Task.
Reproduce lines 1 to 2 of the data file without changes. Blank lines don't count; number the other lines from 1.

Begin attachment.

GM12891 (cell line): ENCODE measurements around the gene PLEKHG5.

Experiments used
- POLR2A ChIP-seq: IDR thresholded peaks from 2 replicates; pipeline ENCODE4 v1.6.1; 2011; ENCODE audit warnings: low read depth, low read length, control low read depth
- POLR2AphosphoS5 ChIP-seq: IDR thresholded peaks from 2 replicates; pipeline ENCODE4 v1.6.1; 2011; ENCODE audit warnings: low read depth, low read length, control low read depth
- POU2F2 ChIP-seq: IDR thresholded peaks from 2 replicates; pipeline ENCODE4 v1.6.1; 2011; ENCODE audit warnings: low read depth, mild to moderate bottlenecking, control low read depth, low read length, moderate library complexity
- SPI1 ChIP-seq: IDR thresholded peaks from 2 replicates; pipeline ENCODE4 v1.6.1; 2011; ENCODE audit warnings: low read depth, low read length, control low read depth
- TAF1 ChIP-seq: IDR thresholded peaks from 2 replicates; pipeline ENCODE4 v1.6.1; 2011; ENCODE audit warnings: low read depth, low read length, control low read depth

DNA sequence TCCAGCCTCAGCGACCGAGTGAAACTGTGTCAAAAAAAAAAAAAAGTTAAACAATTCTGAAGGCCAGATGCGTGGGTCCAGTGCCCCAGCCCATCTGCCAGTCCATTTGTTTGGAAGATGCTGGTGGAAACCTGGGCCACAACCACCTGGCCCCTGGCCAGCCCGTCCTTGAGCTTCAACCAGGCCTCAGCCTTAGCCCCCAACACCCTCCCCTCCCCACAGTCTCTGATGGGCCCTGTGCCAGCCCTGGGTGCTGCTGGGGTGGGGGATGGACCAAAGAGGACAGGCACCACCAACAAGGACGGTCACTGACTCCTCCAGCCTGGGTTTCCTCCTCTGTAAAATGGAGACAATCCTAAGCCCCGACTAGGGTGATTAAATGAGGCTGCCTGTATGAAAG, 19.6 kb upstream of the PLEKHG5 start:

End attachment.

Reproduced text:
GM12891 (cell line): ENCODE measurements around the gene PLEKHG5.

Experiments used